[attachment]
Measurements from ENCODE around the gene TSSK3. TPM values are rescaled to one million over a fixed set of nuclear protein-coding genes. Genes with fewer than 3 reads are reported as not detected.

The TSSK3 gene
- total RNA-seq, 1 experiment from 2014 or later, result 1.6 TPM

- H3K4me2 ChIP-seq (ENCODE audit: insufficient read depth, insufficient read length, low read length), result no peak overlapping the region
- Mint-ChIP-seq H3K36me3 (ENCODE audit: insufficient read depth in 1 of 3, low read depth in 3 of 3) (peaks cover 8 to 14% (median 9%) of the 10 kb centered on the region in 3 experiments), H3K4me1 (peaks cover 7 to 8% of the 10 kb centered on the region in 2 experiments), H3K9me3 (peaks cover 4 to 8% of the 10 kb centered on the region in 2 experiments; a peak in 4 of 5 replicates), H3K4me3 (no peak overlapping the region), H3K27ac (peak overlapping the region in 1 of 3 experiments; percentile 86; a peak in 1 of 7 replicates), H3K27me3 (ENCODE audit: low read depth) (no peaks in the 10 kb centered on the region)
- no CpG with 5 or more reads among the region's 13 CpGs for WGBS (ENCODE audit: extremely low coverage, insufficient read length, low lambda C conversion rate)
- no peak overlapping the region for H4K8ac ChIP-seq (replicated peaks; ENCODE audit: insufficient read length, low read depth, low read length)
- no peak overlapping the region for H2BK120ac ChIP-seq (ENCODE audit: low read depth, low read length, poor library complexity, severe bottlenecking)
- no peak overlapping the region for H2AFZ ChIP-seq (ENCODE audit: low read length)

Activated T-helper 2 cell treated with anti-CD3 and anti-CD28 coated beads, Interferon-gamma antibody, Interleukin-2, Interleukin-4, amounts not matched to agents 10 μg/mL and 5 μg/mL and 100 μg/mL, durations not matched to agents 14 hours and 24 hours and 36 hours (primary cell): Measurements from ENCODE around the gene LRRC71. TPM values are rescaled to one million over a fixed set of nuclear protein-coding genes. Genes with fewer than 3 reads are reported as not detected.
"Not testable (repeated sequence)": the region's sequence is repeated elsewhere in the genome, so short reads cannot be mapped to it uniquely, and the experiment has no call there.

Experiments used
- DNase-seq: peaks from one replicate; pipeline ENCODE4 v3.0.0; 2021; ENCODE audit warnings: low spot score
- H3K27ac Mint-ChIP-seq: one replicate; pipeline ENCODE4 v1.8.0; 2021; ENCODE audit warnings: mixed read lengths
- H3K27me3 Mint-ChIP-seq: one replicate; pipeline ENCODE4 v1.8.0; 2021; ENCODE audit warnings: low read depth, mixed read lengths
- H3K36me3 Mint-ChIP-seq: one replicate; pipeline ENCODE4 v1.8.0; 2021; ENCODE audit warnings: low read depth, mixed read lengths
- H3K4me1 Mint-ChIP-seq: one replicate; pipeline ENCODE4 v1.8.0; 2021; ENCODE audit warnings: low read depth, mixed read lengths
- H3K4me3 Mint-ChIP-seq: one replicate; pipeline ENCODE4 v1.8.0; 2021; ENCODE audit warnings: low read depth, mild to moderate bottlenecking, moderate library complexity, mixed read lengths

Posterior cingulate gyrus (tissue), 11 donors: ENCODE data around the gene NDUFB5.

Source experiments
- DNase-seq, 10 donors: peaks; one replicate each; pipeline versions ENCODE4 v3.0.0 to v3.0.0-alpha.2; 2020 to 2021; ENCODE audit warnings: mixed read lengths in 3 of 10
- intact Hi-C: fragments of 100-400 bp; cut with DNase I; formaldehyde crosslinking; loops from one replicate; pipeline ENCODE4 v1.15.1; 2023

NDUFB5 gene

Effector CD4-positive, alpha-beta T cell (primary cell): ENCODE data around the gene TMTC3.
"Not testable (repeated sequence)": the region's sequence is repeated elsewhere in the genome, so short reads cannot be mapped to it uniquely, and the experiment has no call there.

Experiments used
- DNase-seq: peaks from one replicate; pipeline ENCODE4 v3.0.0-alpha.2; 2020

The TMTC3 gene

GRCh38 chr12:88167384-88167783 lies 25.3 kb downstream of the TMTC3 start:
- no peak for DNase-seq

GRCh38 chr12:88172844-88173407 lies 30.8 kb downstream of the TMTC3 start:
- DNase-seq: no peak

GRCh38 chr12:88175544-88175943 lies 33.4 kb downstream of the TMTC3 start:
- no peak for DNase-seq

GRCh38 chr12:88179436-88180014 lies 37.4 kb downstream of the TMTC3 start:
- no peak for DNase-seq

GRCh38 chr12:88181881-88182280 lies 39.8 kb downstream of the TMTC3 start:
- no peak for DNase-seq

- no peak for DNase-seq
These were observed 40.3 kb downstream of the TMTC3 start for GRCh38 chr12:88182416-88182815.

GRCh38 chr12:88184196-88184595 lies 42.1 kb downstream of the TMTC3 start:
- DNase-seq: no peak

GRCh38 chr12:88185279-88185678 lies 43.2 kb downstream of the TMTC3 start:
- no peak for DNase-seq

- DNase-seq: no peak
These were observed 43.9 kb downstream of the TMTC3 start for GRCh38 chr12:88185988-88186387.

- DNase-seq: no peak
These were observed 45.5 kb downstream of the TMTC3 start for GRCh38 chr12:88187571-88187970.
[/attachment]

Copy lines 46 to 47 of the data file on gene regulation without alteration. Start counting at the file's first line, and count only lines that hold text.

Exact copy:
These were observed 43.9 kb downstream of the TMTC3 start for GRCh38 chr12:88185988-88186387.

- DNase-seq: no peak